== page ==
Renewables costs continue their decline

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New analysis from IRENA has found that 162GW or 62% of new renewable generation added in 2020 had lower costs than the cheapest new fossil fuel option.

The study found that the cost declines of the various technologies varied, with concentrated solar power the largest with a 16% decline.

Onshore wind fell by 13%, offshore wind by 9% and utility-scale solar PV by 7%.

These cost declines continue the downward trend of the past decade – for example, that of utility scale solar PV by 85% and onshore wind by 56% since 2010 – driven by improving technologies, economies of scale, competitive supply chains and improving developer experience.

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With costs at these low levels, renewables also are increasingly undercutting existing coal’s operational costs. IRENA says it estimates that 800GW of existing coal-fired capacity now has operating costs higher than new utility-scale solar PV and onshore wind.

These low costs give both developed and developing countries a strong business case to power past coal in pursuit of a net zero economy, according to IRENA. For example, just 2020’s new renewable project additions should save emerging economies up to US$156 billion over their lifespan with two-thirds from onshore wind, followed by hydropower and solar PV.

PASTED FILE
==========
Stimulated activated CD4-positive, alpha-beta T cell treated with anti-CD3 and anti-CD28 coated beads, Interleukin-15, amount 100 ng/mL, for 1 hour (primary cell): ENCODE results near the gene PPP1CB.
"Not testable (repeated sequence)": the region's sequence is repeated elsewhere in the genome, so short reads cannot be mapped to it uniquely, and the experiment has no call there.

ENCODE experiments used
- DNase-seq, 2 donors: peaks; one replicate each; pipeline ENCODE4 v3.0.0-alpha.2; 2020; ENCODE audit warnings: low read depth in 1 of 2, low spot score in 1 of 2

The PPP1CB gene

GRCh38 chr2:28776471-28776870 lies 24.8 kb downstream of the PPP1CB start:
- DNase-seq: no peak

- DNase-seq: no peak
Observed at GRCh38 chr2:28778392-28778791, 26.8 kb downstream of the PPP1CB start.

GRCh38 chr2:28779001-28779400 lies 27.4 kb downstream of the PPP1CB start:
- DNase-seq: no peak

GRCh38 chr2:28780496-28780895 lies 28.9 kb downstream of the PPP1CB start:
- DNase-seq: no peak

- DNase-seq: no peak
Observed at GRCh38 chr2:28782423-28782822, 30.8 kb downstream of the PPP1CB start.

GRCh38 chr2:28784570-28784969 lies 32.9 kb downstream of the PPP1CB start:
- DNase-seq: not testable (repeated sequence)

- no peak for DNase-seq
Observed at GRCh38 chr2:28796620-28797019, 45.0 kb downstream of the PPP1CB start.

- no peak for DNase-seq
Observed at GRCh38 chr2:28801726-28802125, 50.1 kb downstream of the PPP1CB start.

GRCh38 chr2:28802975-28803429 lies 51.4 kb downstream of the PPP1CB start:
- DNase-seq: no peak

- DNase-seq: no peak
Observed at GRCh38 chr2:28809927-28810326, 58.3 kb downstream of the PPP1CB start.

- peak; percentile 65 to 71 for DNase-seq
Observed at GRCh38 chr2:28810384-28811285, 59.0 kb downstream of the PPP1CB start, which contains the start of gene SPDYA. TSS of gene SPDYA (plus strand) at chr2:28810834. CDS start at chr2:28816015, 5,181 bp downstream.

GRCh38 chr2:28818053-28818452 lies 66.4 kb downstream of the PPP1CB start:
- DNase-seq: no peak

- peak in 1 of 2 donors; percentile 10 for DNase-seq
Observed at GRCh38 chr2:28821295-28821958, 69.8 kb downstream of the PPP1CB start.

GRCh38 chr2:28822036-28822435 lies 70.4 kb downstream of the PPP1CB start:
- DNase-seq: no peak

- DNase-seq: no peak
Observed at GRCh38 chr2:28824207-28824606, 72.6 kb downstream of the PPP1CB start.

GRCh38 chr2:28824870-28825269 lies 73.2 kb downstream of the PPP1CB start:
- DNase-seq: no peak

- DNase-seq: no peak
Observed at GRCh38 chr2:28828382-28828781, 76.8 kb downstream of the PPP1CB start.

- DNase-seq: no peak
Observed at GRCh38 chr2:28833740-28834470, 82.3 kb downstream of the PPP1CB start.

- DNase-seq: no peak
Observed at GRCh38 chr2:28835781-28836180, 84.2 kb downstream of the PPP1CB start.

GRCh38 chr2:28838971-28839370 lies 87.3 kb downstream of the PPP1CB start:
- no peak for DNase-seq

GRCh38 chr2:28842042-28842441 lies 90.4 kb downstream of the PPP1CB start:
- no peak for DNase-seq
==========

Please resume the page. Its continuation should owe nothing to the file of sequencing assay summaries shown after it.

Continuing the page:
“We are far beyond the tipping point of coal,” said IRENA’s Director-General Francesco La Camera.

“Today, renewables are the cheapest source of power. Renewables present countries tied to coal with an economically attractive phase-out agenda that ensures they meet growing energy demand, while saving costs, adding jobs, boosting growth and meeting climate ambition.”

IRENA estimates the 534GW of renewable capacity added in emerging countries since 2010 at lower costs than the cheapest coal option are reducing electricity costs by around US$32 billion every year.

Moreover, retiring the over 800GW of existing higher cost coal power would reduce power generation costs by up to US$32.3 billion annually. They also would avoid around 3Gt of CO2 per year, which corresponds to 9% of global energy-related CO2 emissions in 2020 or 20% of the emissions reduction needed by 2030 for IRENA’s 1.5oC climate pathway.

Renewables outlook

IRENA’s outlook to 2022 sees global renewable power costs falling further, with onshore wind becoming 20-27% lower than the cheapest new coal-fired generation option. Further, three-quarters of all new solar PV projects commissioned over the next two years that have been competitively procured through auctions and tenders will have an award price lower than new coal power.

The organisation says the trend confirms that low cost renewables are not only the backbone of the electricity system, but that they will also enable electrification in end-uses like transport, buildings and industry.

Notably also it opens the way for the production of low cost renewable hydrogen at scale, lowering the two key barriers of the input energy production costs and the electrolyser costs with their high load factor requirement.